Is Small Always Beautiful?

In the midst of all the bad food news: the obesity epidemic, use of hormones and toxic chemicals in the food industry, food deserts, to name a few; reports of flourishing urban gardens are always encouraging. But are they really a long term solution to the problems in our food system?  It can be argued that their small size prevents them from spurring economic growth in the community in a meaningful way and they can do little to solve the problem of global hunger.

As in most issues related to the food world, it is essential not to take an extreme view. Urban gardens are an important step toward revitalizing devastated urban areas like Detroit or New Orleans and in small ways their scale can be ramped up to spread the benefits in the community but they are not a magic wand which we can wave and fix the food system.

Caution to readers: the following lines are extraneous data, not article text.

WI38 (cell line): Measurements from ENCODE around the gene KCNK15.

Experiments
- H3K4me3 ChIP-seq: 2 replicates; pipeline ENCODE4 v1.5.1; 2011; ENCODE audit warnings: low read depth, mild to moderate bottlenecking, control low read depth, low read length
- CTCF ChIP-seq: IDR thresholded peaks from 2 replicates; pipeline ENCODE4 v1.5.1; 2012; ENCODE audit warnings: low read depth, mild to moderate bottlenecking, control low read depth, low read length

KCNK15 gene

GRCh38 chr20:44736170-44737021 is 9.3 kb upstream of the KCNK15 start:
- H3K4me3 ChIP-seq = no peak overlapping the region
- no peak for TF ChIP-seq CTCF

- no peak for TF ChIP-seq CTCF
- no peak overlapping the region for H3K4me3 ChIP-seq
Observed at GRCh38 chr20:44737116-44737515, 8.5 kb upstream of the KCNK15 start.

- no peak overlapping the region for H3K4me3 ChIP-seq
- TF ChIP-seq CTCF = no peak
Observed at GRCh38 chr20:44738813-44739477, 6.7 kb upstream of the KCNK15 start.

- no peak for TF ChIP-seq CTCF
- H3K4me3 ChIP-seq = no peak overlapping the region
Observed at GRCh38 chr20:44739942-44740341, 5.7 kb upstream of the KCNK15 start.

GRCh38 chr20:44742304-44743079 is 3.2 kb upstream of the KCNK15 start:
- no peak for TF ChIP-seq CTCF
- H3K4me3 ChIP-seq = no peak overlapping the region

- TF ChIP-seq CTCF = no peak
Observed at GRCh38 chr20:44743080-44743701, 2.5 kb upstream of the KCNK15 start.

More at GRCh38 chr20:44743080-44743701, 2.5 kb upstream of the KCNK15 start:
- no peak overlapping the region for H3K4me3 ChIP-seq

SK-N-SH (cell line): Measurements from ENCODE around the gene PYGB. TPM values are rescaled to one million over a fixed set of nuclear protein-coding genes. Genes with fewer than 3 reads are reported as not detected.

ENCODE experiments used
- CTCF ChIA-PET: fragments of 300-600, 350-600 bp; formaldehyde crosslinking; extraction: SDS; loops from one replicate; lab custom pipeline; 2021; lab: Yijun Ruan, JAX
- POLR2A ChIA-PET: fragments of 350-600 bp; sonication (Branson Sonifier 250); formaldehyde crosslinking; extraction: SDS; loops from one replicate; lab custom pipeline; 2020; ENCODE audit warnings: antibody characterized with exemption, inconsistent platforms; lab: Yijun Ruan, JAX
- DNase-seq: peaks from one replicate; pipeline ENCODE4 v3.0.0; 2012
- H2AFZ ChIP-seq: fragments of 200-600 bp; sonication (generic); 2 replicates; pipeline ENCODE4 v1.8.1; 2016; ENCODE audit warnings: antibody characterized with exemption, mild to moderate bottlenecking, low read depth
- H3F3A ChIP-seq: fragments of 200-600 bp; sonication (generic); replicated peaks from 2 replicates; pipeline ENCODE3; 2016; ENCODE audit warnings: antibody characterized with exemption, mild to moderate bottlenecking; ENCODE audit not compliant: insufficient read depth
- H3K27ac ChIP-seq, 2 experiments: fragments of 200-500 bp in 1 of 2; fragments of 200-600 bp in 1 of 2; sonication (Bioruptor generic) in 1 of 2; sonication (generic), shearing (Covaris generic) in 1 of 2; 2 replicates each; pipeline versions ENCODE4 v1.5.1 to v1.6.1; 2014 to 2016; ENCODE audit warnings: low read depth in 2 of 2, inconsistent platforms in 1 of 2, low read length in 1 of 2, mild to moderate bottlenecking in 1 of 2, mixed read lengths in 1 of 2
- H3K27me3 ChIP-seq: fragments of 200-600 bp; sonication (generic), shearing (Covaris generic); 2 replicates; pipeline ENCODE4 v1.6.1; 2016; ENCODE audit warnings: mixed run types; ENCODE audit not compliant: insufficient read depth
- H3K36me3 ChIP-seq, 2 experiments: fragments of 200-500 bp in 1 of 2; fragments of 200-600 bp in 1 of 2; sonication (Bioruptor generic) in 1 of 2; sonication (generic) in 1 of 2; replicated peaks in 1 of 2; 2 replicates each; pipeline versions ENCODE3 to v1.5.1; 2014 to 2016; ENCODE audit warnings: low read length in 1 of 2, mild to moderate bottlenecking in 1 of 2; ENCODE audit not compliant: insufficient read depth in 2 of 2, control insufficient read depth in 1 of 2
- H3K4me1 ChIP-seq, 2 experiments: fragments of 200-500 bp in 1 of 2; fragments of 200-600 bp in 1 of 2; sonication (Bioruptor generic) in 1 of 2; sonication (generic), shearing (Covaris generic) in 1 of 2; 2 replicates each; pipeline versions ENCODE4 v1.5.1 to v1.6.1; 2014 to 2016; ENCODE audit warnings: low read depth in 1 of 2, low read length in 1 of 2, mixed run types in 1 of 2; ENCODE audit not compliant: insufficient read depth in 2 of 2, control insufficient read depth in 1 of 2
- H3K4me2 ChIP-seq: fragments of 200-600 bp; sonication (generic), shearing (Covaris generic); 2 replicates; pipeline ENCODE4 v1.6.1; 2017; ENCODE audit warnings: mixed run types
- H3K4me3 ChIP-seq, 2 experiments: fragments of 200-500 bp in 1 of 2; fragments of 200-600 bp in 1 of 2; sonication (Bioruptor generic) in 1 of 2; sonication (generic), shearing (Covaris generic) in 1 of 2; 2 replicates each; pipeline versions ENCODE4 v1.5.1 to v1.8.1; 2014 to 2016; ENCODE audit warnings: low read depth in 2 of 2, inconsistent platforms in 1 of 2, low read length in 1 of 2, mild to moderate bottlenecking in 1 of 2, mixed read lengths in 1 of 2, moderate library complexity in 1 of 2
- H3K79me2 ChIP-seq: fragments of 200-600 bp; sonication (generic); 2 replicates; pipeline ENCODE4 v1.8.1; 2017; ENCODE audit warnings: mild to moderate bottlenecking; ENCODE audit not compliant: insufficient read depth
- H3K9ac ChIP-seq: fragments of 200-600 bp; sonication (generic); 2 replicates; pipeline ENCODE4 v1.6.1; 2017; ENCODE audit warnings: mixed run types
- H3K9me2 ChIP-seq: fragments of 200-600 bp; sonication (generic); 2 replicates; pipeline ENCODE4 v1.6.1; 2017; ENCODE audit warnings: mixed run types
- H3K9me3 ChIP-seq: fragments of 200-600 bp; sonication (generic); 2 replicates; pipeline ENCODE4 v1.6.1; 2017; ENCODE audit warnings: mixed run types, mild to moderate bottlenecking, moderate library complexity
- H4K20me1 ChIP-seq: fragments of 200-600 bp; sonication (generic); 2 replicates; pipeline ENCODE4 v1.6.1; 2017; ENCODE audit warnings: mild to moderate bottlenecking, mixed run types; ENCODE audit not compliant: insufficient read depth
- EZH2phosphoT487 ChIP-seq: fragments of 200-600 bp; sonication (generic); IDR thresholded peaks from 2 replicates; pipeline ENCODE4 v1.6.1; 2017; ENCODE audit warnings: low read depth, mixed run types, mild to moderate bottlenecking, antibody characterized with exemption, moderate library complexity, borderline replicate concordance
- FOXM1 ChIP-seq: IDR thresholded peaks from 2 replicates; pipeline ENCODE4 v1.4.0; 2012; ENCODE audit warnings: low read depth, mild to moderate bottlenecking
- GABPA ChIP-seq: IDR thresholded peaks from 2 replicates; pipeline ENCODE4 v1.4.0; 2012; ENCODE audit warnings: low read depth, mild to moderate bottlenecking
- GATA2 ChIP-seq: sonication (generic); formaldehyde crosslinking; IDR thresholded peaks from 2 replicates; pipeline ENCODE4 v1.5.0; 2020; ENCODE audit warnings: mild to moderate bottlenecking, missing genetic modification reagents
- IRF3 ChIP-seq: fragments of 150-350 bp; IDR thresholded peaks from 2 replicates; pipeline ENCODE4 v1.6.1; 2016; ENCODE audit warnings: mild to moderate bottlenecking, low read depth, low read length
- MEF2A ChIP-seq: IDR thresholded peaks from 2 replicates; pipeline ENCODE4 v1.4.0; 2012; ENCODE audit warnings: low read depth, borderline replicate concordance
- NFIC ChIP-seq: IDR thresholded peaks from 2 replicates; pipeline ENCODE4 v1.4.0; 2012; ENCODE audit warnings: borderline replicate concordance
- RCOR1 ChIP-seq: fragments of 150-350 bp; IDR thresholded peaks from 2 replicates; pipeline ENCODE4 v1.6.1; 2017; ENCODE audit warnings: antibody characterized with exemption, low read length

In this piece the author argues that it would be more efficient to have a Wal-Mart instead as that would create more jobs and bring economic growth to the area. Before we knock the idea, check out a Wal-Mart store. In my neighborhood, the store stocks wild caught fish, organic produce, milk and eggs and has organic options to regular cereals, granola bars and other basics on the shelves, all at an affordable price.

We cannot all grow our own food and small farms cannot feed everyone. We have also learned our lessons from the consistent growth of huge industrialized farms and the subsequent breakdown of the food system. Can we try for a middle path where local, nutritious produce is available at prices consumers can actually afford?

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